Economics & Country Risk Blog

Islamic State in decline




The Islamic State's territorial control in Iraq and Syria will probably come to an end in the coming months, accelerating its transition from a pseudo-state to an underground armed insurgency. According to analysis by IHS Markit’s Conflict Monitor team, territory controlled by the Islamic State has shrunk by 60% between January and October 2017, and the remaining ‘Caliphate’ is just a quarter the size it was in early 2015. The group’s estimated revenues have also dropped by 80% since 2015. It will most likely lose control of the cities of Raqqa and Deir al-Zour in 2017, and what remains of its governance project will cease to exist by mid-2018.

Remnants of the Islamic State will focus its attacks in Iraq on undermining security and central governance and exacerbating social fault-lines with the aim of preparing the ground for future territorial control. It will seek to maintain some semblance of its former governance structure as a shadow state, carrying out summary justice through abductions and executions and portraying itself as exercising power in areas under government control. Loss of territorial control in Iraq is unlikely to significantly diminish its capacity to detonate multiple co-ordinated improvised explosive devices (IEDs) and large-scale vehicle-borne IEDs, and mount complex assaults on urban targets across north Iraq, Kirkuk, and Baghdad provinces.

The Islamic State’s media strategy will continue to promote and exploit sectarian divisions. In Iraq, the group will continue to seek to drive a wedge between the government and Sunni communities, using the capture of Fallujah, Mosul, Ramadi, and Tal Afar by Iraqi armed forces – composed in large part of Shia Muslim Hashd al-Shaabi, or popular mobilisation units (PMUs) – to rally support. Such messaging will resonate within significant segments of the local populations, who have been subjected to well-documented atrocities. This will translate into local support and sympathy for the Islamic State or other Sunni jihadist groups, providing them with safe-houses and areas to organise and stage attacks. It will also remain a rallying point for sympathisers abroad.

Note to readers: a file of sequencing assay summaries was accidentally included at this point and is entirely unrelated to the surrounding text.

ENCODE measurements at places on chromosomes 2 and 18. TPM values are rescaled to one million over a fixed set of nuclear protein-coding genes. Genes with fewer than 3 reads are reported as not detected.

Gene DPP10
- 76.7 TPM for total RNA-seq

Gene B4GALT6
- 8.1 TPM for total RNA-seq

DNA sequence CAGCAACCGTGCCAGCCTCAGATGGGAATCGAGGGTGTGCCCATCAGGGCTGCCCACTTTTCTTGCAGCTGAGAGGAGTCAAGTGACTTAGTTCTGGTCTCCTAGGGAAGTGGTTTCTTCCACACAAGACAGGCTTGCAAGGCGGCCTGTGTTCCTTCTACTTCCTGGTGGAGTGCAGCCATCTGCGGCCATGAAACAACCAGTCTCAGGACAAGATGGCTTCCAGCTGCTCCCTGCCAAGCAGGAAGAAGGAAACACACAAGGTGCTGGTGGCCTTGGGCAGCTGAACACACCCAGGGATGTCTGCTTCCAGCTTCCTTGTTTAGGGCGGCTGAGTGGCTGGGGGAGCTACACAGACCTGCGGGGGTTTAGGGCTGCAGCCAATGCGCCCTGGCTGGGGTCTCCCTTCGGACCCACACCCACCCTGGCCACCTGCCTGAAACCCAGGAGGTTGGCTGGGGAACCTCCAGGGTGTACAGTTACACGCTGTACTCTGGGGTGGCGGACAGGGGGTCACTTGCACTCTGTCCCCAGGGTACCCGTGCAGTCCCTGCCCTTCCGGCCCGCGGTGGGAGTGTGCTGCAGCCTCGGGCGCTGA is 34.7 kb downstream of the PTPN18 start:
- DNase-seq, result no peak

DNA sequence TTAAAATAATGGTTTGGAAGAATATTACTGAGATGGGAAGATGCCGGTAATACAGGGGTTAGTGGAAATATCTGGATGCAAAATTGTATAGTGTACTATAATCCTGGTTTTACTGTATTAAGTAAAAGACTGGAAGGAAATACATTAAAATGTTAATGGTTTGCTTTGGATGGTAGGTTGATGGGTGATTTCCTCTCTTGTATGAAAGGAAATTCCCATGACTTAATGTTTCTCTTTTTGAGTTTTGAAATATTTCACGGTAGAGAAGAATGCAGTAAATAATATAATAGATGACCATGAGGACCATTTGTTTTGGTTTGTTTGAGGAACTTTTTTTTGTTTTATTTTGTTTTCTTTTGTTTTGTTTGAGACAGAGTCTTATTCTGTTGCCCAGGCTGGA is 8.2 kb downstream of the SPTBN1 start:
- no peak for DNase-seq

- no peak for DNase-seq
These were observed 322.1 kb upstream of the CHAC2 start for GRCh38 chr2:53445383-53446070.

The Islamic State will probably shift resources to directly conduct, and indirectly sponsor, assaults in Europe in the 12-month outlook. Within the communities associated with them, there will be individuals who will present long-term challenges of radicalisation and support to a new generation of militant Islamists. The rise of the Islamic State motivated around 5,000 European nationals to join the conflicts in Syria and Iraq. In many cases, spouses and children immigrated to the group’s territories alongside the men. Returning militants are highly likely to seek to join existing militant networks to stage more capable domestic attacks. Their radicalisation attempts will probably support jihadist recruitment for years to come.